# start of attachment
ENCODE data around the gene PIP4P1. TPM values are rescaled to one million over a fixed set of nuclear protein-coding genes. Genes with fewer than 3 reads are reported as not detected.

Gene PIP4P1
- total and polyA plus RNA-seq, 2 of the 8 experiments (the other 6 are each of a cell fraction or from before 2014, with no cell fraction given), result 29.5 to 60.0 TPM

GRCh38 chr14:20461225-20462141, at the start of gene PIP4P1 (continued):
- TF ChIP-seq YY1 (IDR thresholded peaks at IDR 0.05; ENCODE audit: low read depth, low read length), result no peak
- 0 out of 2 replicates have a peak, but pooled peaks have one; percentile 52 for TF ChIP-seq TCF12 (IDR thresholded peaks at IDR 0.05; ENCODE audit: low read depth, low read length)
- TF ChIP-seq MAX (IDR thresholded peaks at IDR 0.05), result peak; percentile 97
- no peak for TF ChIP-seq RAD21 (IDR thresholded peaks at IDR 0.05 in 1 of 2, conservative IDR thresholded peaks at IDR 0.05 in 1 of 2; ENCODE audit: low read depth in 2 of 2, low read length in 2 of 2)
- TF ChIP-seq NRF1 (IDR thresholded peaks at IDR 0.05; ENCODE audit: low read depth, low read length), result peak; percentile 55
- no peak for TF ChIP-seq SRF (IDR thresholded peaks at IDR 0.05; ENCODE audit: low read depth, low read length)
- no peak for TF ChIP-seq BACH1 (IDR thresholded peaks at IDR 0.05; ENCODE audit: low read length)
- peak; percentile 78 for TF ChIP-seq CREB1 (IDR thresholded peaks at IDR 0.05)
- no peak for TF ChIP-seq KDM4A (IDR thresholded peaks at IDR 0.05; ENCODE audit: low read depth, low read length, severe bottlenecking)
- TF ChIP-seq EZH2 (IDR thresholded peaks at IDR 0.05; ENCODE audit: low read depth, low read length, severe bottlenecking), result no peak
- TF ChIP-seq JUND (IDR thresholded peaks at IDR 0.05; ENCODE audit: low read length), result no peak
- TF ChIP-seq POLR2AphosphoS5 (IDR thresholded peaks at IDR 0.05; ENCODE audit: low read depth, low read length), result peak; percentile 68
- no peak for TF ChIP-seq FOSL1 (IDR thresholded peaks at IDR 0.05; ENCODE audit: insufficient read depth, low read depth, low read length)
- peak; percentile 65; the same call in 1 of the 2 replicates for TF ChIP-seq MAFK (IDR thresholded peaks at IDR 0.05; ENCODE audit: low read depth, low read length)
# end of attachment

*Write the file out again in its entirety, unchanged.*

ENCODE data around the gene PIP4P1. TPM values are rescaled to one million over a fixed set of nuclear protein-coding genes. Genes with fewer than 3 reads are reported as not detected.

Gene PIP4P1
- total and polyA plus RNA-seq, 2 of the 8 experiments (the other 6 are each of a cell fraction or from before 2014, with no cell fraction given), result 29.5 to 60.0 TPM

GRCh38 chr14:20461225-20462141, at the start of gene PIP4P1 (continued):
- TF ChIP-seq YY1 (IDR thresholded peaks at IDR 0.05; ENCODE audit: low read depth, low read length), result no peak
- 0 out of 2 replicates have a peak, but pooled peaks have one; percentile 52 for TF ChIP-seq TCF12 (IDR thresholded peaks at IDR 0.05; ENCODE audit: low read depth, low read length)
- TF ChIP-seq MAX (IDR thresholded peaks at IDR 0.05), result peak; percentile 97
- no peak for TF ChIP-seq RAD21 (IDR thresholded peaks at IDR 0.05 in 1 of 2, conservative IDR thresholded peaks at IDR 0.05 in 1 of 2; ENCODE audit: low read depth in 2 of 2, low read length in 2 of 2)
- TF ChIP-seq NRF1 (IDR thresholded peaks at IDR 0.05; ENCODE audit: low read depth, low read length), result peak; percentile 55
- no peak for TF ChIP-seq SRF (IDR thresholded peaks at IDR 0.05; ENCODE audit: low read depth, low read length)
- no peak for TF ChIP-seq BACH1 (IDR thresholded peaks at IDR 0.05; ENCODE audit: low read length)
- peak; percentile 78 for TF ChIP-seq CREB1 (IDR thresholded peaks at IDR 0.05)
- no peak for TF ChIP-seq KDM4A (IDR thresholded peaks at IDR 0.05; ENCODE audit: low read depth, low read length, severe bottlenecking)
- TF ChIP-seq EZH2 (IDR thresholded peaks at IDR 0.05; ENCODE audit: low read depth, low read length, severe bottlenecking), result no peak
- TF ChIP-seq JUND (IDR thresholded peaks at IDR 0.05; ENCODE audit: low read length), result no peak
- TF ChIP-seq POLR2AphosphoS5 (IDR thresholded peaks at IDR 0.05; ENCODE audit: low read depth, low read length), result peak; percentile 68
- no peak for TF ChIP-seq FOSL1 (IDR thresholded peaks at IDR 0.05; ENCODE audit: insufficient read depth, low read depth, low read length)
- peak; percentile 65; the same call in 1 of the 2 replicates for TF ChIP-seq MAFK (IDR thresholded peaks at IDR 0.05; ENCODE audit: low read depth, low read length)